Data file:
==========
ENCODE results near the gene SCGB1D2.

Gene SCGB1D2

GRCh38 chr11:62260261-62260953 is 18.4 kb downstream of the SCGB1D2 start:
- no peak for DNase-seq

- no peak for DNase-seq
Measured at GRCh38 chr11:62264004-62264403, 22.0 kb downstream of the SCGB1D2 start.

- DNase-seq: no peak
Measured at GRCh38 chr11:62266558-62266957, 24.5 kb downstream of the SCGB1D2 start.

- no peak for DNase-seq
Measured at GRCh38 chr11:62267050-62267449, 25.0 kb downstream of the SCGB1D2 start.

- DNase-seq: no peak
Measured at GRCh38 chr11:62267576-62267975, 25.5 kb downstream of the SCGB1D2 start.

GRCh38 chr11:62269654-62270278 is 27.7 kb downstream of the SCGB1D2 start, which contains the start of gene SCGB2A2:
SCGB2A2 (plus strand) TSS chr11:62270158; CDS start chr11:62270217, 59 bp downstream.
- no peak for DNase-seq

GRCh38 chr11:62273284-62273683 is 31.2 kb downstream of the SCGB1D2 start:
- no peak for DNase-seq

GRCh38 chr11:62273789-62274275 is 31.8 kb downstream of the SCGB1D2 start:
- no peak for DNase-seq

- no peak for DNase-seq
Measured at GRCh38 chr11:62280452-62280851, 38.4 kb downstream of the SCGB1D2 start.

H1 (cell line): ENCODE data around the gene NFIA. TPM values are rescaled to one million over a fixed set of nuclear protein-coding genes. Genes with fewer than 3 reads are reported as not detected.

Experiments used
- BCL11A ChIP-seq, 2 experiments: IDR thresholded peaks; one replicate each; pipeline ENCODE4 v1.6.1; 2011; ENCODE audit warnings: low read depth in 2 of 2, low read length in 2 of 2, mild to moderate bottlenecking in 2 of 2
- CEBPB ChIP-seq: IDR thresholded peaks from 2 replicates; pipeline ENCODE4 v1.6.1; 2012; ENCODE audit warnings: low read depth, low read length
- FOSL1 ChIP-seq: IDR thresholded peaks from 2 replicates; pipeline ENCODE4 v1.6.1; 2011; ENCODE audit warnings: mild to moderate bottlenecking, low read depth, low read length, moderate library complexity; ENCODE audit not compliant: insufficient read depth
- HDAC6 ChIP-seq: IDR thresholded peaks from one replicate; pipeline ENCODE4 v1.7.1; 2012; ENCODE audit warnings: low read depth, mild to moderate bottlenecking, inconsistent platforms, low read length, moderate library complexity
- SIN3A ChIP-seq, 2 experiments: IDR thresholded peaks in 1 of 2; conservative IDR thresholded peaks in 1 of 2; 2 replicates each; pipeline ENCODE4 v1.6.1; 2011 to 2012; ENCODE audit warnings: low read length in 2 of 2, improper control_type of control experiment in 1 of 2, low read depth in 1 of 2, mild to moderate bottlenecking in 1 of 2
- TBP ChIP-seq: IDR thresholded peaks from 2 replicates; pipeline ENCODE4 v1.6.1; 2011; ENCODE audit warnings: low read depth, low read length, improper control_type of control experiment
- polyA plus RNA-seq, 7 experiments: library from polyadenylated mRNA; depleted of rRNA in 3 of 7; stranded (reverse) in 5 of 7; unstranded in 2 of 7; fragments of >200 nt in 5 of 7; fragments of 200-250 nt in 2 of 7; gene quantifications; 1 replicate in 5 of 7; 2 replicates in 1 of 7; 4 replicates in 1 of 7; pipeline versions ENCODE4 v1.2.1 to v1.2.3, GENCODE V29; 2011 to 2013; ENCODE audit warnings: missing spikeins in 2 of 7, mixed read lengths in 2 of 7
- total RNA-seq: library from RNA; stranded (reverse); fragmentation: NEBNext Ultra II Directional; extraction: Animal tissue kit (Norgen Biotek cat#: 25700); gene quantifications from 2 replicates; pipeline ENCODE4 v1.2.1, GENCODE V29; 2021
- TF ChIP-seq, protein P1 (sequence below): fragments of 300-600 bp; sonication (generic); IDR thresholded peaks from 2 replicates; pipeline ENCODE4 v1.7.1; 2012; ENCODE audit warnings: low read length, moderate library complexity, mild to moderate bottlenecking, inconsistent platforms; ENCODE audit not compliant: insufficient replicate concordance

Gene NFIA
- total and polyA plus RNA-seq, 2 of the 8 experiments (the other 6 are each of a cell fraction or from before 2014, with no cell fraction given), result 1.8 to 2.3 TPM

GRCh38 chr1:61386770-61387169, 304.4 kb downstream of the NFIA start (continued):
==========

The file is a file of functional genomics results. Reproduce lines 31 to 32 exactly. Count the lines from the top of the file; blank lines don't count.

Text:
- total RNA-seq: library from RNA; stranded (reverse); fragmentation: NEBNext Ultra II Directional; extraction: Animal tissue kit (Norgen Biotek cat#: 25700); gene quantifications from 2 replicates; pipeline ENCODE4 v1.2.1, GENCODE V29; 2021
- TF ChIP-seq, protein P1 (sequence below): fragments of 300-600 bp; sonication (generic); IDR thresholded peaks from 2 replicates; pipeline ENCODE4 v1.7.1; 2012; ENCODE audit warnings: low read length, moderate library complexity, mild to moderate bottlenecking, inconsistent platforms; ENCODE audit not compliant: insufficient replicate concordance